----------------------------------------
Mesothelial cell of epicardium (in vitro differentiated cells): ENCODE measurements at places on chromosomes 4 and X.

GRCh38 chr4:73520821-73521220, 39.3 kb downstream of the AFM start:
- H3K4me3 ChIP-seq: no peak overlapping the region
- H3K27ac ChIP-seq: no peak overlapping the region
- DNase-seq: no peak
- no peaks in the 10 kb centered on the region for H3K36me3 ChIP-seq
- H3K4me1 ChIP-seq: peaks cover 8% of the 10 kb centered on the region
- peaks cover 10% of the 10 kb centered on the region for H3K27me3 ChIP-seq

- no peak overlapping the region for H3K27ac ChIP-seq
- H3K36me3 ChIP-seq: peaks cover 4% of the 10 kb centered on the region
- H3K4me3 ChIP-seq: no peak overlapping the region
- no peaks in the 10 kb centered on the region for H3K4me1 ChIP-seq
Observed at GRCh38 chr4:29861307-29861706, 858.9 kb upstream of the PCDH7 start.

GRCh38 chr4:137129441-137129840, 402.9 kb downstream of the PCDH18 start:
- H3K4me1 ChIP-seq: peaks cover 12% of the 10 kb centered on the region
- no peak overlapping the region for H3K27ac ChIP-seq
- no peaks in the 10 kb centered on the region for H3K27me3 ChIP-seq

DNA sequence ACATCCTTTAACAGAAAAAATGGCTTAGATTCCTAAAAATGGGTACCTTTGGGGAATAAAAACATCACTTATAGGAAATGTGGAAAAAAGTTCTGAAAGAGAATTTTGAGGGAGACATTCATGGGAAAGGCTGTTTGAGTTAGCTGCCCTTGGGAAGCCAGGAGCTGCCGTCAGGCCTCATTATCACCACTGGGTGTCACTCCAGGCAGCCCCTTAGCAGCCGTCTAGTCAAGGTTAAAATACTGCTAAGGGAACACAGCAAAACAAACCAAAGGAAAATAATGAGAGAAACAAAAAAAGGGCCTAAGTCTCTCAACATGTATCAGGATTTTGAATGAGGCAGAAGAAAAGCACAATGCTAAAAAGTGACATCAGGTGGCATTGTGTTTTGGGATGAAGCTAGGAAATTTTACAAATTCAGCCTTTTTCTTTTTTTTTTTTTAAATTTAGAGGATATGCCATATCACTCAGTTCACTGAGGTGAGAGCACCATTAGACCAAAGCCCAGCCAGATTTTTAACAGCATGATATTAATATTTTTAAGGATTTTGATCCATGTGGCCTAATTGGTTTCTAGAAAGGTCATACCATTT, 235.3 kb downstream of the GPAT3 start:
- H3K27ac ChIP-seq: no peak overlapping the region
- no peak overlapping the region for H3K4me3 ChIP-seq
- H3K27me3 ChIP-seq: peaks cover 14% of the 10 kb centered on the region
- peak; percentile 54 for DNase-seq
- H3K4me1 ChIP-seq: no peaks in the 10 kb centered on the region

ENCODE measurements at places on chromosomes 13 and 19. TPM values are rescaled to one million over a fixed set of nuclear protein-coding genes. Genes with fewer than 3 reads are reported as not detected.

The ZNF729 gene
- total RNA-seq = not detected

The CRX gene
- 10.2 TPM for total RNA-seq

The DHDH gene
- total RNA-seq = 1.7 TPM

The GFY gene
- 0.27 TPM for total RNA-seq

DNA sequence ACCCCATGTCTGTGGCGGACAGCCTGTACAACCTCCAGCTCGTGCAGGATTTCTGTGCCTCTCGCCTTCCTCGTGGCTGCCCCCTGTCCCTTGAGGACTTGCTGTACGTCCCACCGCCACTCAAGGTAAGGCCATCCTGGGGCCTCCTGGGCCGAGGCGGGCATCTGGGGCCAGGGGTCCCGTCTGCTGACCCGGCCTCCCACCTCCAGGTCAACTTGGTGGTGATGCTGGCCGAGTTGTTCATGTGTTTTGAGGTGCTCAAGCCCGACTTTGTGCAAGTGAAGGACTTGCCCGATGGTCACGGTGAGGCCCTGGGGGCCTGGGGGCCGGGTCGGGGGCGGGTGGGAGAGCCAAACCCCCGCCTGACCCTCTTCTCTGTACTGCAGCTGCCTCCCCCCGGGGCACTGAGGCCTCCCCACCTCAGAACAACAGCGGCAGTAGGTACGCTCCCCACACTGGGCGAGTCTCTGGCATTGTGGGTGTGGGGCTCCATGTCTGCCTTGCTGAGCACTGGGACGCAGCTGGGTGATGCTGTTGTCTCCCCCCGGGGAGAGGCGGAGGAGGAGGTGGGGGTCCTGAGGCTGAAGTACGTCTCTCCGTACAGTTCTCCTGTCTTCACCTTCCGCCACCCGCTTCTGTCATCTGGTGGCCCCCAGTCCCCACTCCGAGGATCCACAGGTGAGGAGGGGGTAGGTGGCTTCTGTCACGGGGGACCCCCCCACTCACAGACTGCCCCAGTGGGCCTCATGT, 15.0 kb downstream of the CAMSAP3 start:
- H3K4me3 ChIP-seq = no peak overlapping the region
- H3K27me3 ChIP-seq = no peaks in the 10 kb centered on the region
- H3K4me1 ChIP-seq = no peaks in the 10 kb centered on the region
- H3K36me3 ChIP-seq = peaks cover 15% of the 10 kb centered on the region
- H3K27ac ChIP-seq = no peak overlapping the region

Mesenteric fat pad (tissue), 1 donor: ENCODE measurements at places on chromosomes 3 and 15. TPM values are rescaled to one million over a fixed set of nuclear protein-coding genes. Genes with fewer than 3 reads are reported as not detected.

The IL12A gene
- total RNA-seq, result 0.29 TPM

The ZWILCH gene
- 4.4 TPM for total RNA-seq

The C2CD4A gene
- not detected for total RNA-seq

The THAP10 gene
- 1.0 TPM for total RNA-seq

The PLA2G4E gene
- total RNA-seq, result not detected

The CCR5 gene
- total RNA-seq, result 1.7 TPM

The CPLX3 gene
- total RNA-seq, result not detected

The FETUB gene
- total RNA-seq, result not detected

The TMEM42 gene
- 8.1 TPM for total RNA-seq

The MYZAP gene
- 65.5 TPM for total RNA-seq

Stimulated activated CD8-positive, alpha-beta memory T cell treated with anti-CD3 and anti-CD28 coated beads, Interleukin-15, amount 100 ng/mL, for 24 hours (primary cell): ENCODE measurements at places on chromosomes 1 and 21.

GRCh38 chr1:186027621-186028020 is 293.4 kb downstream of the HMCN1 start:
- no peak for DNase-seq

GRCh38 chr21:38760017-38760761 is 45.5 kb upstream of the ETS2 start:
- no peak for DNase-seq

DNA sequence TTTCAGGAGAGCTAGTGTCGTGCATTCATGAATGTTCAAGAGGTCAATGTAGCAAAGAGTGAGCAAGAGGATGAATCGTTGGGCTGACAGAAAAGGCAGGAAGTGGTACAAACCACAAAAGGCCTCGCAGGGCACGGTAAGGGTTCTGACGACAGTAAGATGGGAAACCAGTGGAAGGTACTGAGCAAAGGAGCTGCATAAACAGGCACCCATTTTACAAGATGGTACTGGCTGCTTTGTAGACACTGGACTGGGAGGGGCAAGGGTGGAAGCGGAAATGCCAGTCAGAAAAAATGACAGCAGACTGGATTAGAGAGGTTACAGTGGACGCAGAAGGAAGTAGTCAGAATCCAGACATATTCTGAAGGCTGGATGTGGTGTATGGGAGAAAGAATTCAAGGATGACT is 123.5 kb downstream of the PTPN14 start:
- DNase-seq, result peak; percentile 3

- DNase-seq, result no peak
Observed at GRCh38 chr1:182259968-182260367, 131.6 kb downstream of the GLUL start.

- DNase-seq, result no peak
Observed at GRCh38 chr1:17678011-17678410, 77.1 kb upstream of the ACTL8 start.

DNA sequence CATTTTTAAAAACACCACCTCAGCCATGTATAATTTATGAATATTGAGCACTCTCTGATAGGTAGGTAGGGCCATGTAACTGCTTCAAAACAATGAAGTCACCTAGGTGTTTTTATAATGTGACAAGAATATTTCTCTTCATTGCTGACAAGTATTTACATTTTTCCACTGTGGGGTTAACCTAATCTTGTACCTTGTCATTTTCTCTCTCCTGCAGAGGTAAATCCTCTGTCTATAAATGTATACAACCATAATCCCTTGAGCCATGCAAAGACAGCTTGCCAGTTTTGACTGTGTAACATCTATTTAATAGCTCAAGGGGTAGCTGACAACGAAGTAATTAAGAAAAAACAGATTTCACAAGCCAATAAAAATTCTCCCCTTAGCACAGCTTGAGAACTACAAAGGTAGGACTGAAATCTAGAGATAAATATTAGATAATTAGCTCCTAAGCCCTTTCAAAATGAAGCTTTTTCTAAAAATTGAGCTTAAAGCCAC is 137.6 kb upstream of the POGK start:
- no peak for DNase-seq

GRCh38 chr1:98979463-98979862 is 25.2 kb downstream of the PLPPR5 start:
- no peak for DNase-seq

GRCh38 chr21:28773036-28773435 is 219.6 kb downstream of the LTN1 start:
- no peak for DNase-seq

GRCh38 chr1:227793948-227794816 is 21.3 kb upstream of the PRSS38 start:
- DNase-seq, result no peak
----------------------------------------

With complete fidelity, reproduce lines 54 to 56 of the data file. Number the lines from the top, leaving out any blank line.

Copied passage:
The FETUB gene
- total RNA-seq, result not detected

The TMEM42 gene